The ACLU, joined by 16 other civil rights and human rights groups,
filed suit on December 5, charging the Justice Department with
violating the Constitution and federal law through its detention
Mining public fears for all the right-wing treasures he can
get, Ashcroft also has proposed relaxing restrictions on the FBl's
spying on religious and political organizations. The guidelines
Ashcroft has targeted were imposed on the FBI in the '70s after
the death of J. Edgar Hoover and revelations about the COINTELPRO
program-which included disclosures of the agency's surveillance
and harassment of Martin Luther King Jr. In Chicago, activists
recently commemorated another poignant signpost of COINTELPRO
infamy: the police assassination of Black Panther leaders Fred
Hampton and Mark Clark on December 4, 1969. COINTELPRO ultimately
was condemned as "little more than a sophisticated vigilante
action" by the Congress and shut down.
But under Section 802 of the USA PATRIOT Act, a person commits
the crime of "domestic terrorism" if he engages in activity
"that involves acts dangerous to human life that violate
the laws of the U.S. or any state and appear to be intended: to
intimidate or coerce a civilian population; to influence the policy
of a government by intimidation or coercion; or to affect the
conduct of a government by mass destruction, assassination or
kidnapping." This definition of terrorism could allow the
feds to go after environmental, civil rights or anti-globalization
groups, among others, for their dissenting views or direct-action
Right-wing extremism is always fertilized by external threats.
At its most notorious extreme, Adolph Hitler's Nazi Party rose
like a rocket after the 1933 Reichstag fire convinced the German
people that the Bolsheviks were out to get them. At the Nuremberg
Trials, Hitler's second-in-command, Hermann Goering, aptly explained
the process: "The people can always be brought to do the
bidding of the leaders. That is easy. All you have to do is tell
them they are being attacked, and denounce the pacifists for lack
of patriotism and exposing the country to danger."
This eerily familiar formula is so effective that it has become
enshrined in U.S. traditions, even if it violates strictures of
the Constitution. During times of war, the chief executive has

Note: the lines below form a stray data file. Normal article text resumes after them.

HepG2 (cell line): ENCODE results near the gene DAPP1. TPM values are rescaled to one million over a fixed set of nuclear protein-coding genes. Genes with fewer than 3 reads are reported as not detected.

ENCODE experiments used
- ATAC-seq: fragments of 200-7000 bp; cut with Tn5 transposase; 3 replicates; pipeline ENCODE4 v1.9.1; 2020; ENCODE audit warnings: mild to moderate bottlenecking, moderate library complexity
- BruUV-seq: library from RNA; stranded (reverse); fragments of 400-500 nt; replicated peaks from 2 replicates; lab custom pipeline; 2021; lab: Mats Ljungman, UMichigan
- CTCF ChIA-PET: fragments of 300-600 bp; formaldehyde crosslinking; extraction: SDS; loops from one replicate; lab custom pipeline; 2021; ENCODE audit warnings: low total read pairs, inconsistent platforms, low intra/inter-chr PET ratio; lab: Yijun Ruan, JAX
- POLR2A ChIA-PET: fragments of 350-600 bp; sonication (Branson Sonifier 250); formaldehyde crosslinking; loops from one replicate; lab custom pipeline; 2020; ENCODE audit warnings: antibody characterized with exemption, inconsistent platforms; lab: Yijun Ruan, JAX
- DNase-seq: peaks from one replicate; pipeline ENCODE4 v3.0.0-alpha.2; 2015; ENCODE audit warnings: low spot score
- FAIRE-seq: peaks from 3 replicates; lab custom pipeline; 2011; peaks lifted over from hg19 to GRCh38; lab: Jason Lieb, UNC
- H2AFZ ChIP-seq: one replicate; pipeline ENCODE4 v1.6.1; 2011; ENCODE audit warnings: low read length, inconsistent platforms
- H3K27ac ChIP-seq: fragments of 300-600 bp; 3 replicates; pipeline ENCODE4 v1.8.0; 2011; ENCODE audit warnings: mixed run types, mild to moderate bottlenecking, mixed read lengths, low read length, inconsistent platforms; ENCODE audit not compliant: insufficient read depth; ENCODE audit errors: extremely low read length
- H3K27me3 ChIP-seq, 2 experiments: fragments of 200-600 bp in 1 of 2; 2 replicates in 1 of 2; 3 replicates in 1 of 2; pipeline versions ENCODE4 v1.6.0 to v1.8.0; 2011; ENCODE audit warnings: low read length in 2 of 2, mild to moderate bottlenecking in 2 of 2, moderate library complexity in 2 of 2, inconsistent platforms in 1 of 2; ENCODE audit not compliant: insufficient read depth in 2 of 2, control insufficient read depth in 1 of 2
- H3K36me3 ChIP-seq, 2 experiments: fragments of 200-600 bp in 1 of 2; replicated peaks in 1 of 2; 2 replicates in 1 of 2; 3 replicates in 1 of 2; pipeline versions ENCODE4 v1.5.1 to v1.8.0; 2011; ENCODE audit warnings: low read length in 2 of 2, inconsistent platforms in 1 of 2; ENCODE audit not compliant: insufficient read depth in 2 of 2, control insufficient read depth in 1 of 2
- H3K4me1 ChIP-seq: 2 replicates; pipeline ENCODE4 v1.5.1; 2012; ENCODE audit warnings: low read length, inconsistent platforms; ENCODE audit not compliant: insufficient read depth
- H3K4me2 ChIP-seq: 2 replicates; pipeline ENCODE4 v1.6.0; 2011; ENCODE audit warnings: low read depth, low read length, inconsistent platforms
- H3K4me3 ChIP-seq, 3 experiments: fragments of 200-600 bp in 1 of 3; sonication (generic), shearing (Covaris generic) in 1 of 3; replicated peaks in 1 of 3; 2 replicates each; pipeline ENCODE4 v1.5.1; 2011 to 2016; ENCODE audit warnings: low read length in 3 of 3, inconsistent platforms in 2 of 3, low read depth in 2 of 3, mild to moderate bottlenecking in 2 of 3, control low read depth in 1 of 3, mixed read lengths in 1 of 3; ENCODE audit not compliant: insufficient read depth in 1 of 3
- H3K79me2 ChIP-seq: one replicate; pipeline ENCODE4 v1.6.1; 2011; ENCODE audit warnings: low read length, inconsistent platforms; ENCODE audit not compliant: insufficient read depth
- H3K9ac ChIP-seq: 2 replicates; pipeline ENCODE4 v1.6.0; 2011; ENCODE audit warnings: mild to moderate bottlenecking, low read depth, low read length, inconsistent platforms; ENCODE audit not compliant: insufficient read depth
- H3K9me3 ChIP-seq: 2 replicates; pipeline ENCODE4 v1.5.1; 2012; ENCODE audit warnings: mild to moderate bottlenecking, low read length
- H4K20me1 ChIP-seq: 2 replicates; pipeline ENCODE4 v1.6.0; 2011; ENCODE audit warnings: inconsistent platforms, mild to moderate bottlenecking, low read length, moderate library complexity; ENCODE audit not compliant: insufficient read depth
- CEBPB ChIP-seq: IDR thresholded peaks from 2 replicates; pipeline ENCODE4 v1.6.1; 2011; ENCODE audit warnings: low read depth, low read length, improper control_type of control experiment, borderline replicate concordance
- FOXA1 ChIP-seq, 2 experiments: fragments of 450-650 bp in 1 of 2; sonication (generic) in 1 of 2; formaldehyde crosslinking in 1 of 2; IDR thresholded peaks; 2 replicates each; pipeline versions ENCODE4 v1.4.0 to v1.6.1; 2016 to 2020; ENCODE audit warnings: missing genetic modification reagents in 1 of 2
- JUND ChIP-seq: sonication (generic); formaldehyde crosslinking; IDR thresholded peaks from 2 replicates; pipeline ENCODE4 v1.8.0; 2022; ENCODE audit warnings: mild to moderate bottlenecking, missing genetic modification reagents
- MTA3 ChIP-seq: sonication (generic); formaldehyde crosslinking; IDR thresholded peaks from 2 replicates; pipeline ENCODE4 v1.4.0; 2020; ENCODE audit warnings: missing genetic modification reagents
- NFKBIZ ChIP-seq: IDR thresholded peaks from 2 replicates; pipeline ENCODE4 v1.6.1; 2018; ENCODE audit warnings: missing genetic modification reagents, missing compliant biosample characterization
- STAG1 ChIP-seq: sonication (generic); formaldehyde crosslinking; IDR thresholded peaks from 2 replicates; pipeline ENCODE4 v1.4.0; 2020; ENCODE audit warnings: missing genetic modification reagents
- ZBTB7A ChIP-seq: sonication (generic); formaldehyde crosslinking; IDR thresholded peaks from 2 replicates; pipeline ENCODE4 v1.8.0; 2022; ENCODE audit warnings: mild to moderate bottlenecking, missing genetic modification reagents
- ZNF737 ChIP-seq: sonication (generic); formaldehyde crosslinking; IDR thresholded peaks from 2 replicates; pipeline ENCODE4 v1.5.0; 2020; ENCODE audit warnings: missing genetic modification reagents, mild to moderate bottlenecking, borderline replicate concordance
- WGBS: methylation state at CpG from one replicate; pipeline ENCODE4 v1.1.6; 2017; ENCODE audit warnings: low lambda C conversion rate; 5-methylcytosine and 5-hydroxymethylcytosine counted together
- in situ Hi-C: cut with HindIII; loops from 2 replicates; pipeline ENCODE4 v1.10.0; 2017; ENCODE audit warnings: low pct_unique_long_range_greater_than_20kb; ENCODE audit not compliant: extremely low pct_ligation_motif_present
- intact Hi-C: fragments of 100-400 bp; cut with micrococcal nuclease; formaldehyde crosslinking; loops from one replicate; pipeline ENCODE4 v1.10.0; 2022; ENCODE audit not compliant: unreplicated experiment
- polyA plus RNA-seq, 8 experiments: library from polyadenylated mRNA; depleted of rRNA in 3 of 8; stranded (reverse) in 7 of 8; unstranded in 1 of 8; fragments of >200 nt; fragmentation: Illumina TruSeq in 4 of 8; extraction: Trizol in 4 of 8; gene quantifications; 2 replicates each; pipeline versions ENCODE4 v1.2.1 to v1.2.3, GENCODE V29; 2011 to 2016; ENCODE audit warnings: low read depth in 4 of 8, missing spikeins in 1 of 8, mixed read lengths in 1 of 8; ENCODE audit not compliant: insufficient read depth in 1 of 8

implemented many extra-constitutional edicts: Abraham Lincoln
unilaterally suspended habeas corpus during the Civil War; the
infamous, anti-Communist Palmer Raids of 1920 arrested thousands
of people without warrants or due process; Franklin D. Roosevelt
ordered the internment of more than 100,000 Japanese-Americans
in squalid camps. In retrospect, these excessive actions invariably
have been condemned as historical blemishes.
But today's policymakers seem oblivious to the lessons of
history as they implement actions that echo-and amplify- those
past excesses. Roosevelt also ordered a special military tribunal
for eight accused Nazi spies, six of whom were later executed.
The Supreme Court upheld Roosevelt's tribunal as it has most other
questionable actions of wartime presidents. And the Bush administration
has used the top court's 8-0 decision in 1942 as a precedent to
bolster the president's own proposed military tribunals. Bush
has assumed unchecked power as commander-in-chief to detain and
try any noncitizen he suspects of committing terrorist acts or
helping international terrorists. These suspects can be secretly
arrested, tried, convicted and executed even if prosecutors failed
to prove their case beyond a reasonable doubt.
Like the Bush administration's war, the future of our civil
liberties is fuzzy and indeterminate. Since this is a war on the
tactic of "terrorism" rather than on a tangible enemy,
there is no entity to offer a formal surrender. The "war"-and
the concomitant wartime powers and prerogatives-can be extended
indefinitely; only the Bush administration has the power to declare
the war's end.
Soon after 9/11, Bush said the people who perpetuated the
terrorist murders hate America because of "our freedoms."
After a few more executive orders and congressional capitulations,
they won't have much left to hate.